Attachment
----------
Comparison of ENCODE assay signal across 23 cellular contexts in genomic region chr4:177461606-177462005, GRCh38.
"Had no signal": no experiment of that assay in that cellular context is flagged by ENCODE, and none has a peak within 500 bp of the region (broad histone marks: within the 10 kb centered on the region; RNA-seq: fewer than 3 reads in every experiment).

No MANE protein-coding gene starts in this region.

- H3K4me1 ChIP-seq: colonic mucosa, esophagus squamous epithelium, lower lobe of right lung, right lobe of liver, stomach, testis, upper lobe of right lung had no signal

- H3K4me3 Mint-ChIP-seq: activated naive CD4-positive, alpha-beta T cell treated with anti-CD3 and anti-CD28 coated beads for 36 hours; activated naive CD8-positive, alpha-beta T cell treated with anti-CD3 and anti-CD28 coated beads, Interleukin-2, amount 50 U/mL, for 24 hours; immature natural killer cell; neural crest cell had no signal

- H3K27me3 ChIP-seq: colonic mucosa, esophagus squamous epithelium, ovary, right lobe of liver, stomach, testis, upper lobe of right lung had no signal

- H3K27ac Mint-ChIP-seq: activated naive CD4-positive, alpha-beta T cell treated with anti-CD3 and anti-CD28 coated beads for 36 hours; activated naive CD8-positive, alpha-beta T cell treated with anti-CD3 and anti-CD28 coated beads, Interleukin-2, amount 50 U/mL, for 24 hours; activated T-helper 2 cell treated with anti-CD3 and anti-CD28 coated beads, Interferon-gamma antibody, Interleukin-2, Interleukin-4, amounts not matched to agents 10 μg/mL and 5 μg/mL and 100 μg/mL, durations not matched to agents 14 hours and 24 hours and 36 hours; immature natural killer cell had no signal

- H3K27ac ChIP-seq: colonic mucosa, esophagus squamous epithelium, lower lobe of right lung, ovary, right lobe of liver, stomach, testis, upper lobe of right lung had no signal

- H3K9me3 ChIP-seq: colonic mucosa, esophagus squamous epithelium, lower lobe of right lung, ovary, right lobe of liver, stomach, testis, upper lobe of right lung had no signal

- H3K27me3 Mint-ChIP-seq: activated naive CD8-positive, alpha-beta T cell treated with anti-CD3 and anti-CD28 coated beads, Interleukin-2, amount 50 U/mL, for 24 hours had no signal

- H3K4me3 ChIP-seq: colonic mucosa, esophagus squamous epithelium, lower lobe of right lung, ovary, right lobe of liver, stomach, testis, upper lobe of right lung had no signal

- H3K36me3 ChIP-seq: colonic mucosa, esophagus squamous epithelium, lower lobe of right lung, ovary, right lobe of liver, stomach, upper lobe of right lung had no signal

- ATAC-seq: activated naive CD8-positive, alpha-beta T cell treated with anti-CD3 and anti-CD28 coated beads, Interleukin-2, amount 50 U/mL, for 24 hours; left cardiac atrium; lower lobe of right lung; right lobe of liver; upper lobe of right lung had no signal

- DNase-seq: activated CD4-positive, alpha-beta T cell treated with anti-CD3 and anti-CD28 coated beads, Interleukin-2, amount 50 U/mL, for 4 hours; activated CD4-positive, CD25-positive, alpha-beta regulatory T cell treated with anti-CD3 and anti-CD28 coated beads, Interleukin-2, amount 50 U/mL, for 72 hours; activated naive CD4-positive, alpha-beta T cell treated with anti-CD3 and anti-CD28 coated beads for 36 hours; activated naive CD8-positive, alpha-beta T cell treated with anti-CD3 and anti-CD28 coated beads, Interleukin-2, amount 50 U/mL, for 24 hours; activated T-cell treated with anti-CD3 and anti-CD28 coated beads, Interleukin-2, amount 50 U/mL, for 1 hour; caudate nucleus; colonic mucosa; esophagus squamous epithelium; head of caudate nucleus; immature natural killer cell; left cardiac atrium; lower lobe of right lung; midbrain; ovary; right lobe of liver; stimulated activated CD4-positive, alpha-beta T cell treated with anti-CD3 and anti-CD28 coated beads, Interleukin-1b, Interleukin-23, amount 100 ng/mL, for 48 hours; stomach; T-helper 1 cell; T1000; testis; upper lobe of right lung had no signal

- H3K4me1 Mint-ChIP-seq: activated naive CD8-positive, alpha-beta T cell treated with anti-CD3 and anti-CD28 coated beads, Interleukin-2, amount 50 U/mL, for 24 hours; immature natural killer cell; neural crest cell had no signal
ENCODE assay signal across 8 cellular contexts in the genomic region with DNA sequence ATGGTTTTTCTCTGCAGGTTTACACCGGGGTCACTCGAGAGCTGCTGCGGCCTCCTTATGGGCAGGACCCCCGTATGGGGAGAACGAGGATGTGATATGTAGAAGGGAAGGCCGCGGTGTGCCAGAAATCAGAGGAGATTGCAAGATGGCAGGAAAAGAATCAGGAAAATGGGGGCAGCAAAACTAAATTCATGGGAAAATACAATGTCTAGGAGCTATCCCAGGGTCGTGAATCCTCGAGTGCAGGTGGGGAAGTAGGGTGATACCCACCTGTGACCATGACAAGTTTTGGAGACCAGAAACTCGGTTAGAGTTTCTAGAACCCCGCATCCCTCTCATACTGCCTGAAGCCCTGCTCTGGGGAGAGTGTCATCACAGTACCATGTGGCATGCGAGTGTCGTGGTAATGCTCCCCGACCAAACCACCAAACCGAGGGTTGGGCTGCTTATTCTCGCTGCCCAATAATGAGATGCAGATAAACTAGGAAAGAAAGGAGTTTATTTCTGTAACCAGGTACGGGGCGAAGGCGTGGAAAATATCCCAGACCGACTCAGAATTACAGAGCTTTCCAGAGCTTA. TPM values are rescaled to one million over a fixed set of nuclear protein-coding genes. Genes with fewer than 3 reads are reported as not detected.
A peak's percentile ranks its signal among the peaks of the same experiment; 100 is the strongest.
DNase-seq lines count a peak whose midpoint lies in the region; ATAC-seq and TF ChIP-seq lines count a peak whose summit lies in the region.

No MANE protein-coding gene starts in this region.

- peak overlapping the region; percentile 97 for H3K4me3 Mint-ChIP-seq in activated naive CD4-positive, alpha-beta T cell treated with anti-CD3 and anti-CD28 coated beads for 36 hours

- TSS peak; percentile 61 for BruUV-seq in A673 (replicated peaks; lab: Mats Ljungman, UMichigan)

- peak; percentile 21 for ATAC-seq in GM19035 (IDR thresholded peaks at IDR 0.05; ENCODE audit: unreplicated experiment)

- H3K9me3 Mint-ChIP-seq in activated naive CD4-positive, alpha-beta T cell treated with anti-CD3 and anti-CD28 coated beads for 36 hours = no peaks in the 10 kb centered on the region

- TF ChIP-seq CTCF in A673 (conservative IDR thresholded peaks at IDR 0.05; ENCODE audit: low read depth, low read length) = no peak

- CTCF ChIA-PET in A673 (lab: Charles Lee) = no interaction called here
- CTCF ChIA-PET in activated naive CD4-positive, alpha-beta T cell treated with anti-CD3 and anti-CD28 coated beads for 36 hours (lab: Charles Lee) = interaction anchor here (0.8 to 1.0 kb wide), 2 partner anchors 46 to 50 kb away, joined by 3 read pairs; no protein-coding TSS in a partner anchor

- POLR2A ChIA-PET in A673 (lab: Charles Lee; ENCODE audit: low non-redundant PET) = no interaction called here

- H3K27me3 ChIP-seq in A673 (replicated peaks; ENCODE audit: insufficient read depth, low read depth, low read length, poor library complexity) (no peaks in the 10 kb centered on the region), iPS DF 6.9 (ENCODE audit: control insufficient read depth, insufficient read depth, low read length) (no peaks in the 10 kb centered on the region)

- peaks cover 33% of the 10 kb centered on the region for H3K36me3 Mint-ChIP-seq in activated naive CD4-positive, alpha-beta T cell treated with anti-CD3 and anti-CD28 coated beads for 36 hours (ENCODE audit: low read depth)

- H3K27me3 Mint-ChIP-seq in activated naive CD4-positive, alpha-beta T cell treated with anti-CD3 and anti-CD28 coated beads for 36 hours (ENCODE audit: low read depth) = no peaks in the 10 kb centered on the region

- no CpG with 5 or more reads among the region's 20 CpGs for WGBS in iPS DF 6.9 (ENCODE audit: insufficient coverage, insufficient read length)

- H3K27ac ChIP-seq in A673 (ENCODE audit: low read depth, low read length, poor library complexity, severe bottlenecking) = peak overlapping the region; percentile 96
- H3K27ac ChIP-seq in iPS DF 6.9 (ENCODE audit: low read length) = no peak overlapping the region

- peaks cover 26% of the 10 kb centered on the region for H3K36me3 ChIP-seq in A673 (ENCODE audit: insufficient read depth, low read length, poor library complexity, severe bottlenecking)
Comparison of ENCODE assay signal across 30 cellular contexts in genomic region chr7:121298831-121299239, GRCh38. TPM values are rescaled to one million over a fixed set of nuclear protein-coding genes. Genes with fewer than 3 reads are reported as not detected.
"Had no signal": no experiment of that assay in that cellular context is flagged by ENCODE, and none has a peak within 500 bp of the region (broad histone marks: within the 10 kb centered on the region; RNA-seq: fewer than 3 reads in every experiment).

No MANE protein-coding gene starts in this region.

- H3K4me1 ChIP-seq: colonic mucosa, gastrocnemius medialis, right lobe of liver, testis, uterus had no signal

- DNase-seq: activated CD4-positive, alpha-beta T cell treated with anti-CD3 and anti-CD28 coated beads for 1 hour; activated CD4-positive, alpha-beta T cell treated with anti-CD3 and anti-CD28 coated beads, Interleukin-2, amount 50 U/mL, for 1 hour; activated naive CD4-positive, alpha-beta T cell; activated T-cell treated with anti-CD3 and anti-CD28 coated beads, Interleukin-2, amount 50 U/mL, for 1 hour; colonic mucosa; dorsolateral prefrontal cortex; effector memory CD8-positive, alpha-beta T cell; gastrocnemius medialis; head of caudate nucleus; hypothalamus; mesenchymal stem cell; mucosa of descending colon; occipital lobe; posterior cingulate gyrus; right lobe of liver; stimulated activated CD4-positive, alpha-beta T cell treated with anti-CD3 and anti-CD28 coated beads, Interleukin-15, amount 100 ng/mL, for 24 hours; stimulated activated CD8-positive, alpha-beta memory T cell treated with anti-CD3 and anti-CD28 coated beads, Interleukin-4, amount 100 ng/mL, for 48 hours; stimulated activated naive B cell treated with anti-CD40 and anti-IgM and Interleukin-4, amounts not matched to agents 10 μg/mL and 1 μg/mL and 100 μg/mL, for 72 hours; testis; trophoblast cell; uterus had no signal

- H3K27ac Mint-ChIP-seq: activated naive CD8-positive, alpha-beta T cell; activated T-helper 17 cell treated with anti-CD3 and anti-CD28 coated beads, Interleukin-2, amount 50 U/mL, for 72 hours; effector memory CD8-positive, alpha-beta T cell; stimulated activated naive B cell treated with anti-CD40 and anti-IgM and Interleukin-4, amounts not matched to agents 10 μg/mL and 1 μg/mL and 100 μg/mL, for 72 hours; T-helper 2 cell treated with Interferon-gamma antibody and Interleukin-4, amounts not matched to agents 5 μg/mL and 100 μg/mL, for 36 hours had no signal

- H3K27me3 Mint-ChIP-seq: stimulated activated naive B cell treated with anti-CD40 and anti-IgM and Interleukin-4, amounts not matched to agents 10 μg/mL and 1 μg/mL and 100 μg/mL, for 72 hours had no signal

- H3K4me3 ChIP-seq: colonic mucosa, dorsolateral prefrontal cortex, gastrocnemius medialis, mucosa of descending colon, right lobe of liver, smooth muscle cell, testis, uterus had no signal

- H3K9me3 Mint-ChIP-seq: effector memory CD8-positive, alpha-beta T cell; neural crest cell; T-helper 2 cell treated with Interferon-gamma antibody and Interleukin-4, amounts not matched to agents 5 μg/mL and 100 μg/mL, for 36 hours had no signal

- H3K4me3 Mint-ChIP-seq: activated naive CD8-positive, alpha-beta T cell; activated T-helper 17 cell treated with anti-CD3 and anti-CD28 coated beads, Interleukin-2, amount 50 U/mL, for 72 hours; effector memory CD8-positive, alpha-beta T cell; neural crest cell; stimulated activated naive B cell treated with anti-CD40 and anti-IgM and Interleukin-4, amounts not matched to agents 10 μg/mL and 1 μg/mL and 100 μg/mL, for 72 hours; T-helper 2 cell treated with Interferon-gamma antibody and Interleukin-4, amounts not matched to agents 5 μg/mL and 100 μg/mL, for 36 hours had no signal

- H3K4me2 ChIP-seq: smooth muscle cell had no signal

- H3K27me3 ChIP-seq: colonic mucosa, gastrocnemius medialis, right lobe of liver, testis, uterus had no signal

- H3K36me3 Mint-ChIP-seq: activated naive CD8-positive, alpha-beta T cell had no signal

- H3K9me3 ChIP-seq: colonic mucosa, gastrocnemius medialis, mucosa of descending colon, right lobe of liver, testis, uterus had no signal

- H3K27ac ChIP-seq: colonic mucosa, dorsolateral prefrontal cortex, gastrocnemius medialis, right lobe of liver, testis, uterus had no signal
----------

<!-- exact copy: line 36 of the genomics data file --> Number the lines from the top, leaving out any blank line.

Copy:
"Had no signal": no experiment of that assay in that cellular context is flagged by ENCODE, and none has a peak within 500 bp of the region (broad histone marks: within the 10 kb centered on the region; RNA-seq: fewer than 3 reads in every experiment).